We have enough data on Eli over several seasons to see the guy as a sturdy, but not great fantasy starter. 2011’s monster year appears to be the aberration. He is usually worth about 4,000 yards and 26-31 TDs. But the 4,933 yards in 2011 are interesting. The big change in 2011 was the addition of Victor Cruz. In 2012, he was worth about 500 fewer receiving yards, likely because a hobbled Hakeem Nicks couldn’t take the top off defenses. Now, supposedly, Nicks is healthy. I would imagine that bodes very well for Eli. Brett Myers is a strong TE option, and while David Wilson/Andre Brown threaten to take yards and scores (the 2011 SB Champion combo of Bradshaw/Jacobs totaled about 1200 yards and 16 TDs—ESPN projects about 1600 and 11 TDs from Wilson/Brown). Even if they add rushing yards, Eli has a shot to break into the mid-4000s, and even an outside shot at 5,000. ESPN projects him to just get 4,000 yards and a recent career low in TDs. Eli is probably better as a part of a QB tandem as he has high and low spikes, but the high potential Is there. He went from 8 300+ yard TD games in 2011 to 3 in 2012. I get the feeling the Giants might give up some points this year, and there is a bucket of potential.
He isn’t up ahead of Romo, but he is much closer to him than ESPN leads us to believe, and the upside is higher.
4. Tony Romo – ESPN Projections: 4756 yards, 30 TD, 15 INT
Through the first 9 weeks of 2012, Dez Bryant was a mortal with a couple good games. Then the gods touched him, and now he is Dez Bryant: super-deity. In the first 9 weeks, Romo averaged 13.88 points per game. From 10-17? 20. That probably doesn’t have you clamoring for Romo, but he is great for a tandem situation.
5. Michael Vick – ESPN Projections: 2676 yards, 18 TD, 13 INT; 417 rush, 2 TD
Here’s a mortal lock: Vick won’t be healthy every week. But, I get the feeling that Philadelphia could have an occasionally awe-inspiring offense. An awe-fense, if you will. And here is the real trick, Vick has some pretty good matchups through the year. He has 3 games against bottom 6 defenses vs. the pass and another 5 against bottom 10. The upside with this new offense is huge. A more exciting backup doesn’t exist.
1. Maurice Jones-Drew – ESPN Projections: 1042 yards rush, 288 rec, 7 TD
He is 27, he is healthy, and he is an elite back on a bad offense. ESPN projects problems for MJD because Justin Forsett has experience in this scheme and was recently signed. Uh, oh…kay. Last year, in 4 games against top 10 run defenses, MJD averaged 8 points a game. Not what you want from a RB1, but that happens against tough defenses. He had one other healthy game against a bottom 5 defense, and he scored 24. That sounds about right. This year, he has 4 tough games ALL SEASON, and several very favorable matchups. If he is a RB2 for you, you’ve got a monster. Since 2009, in full seasons, MJD has had no less than 1324 yards and 7 TDs. Then again, that was the worst season—he had over 1600 with 11 TDs one year, and 16 TDs in another. How can he be projected this low? They are either predicting injury, or they really fear Justin Forsett taking a ton of carries. Both are pretty darn unreasonable. Jones-Drew should be in the same class as Steven Jackson—probably better. Projecting him to the 3rd, especially in this RB climate, is insanity.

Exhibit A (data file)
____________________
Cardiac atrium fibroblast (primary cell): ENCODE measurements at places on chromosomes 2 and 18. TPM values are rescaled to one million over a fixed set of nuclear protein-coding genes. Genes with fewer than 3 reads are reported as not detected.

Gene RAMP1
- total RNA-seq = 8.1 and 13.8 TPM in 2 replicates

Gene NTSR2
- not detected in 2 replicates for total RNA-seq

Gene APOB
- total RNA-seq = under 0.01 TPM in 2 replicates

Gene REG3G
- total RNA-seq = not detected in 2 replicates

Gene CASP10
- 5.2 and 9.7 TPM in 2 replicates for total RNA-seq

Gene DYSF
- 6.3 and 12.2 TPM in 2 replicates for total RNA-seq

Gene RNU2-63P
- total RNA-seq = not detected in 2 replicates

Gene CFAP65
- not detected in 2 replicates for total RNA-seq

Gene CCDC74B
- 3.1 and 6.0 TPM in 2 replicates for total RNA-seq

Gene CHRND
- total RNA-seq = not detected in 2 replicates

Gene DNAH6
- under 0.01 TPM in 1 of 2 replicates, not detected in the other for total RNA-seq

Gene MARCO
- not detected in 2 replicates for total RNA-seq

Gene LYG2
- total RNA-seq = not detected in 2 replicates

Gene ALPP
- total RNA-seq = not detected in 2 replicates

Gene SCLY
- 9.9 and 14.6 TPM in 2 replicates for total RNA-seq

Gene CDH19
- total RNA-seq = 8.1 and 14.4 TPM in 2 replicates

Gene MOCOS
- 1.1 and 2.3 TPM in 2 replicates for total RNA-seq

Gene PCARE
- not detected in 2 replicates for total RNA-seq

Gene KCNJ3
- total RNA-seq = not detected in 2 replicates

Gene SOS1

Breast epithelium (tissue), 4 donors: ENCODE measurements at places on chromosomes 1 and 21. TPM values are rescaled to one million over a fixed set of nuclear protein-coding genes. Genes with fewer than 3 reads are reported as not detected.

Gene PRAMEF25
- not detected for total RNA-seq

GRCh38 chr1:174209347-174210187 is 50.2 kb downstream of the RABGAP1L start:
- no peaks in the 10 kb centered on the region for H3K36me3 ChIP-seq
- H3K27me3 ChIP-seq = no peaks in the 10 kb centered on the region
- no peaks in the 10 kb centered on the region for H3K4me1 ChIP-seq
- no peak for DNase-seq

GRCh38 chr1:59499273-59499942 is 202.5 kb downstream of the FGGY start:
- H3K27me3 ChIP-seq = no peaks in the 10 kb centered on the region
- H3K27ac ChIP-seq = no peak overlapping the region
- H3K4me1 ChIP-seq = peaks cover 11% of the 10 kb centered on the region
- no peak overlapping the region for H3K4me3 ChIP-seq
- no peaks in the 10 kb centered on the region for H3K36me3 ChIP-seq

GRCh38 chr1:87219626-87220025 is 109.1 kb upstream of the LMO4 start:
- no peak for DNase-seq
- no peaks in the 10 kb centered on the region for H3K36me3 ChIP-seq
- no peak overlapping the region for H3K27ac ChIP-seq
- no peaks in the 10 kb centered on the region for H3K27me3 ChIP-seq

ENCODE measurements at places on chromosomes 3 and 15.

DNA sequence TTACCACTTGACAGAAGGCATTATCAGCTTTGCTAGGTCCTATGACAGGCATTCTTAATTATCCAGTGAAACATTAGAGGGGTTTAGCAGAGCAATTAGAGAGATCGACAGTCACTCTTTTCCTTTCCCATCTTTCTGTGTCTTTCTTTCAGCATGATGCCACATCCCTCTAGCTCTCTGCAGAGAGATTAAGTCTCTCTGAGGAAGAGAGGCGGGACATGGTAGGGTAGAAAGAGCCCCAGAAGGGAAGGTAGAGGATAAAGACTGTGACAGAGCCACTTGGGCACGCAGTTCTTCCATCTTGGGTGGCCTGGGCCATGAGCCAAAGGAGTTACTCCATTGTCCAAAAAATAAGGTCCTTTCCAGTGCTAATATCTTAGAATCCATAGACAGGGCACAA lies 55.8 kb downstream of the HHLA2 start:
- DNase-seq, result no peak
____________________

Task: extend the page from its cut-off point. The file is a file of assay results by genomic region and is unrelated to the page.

2. Ryan Matthews – ESPN Projections: 915 rush, 219 rec, 4 TD
Matthews kind of stunk last season. When you break your collarbone twice, it might make things not quite right. But in his 2nd season, he looked pretty good. I’m not sure that he has lived up to his real draft billing, but he was averaging 4.9 YPC, had 50 catches, and 6 TD through 14 games. For some reason, I guess ESPN expects more injuries, and that isn’t entirely unreasonable. He hasn’t made it through one season yet, but has never played in fewer than 12. Ideally, he is a flex, but if you have to decide between him and someone else, most weeks Matthews will have significant value. He is one of the few star players left, and working with a new offensive line might make this his year. I could easily see RB2 upside. After Matthews, I don’t know who else represents that kind of value. He is projected to go at 58 (late 6th round), but is AT LEAST a 5th, and probably a 4th rounder.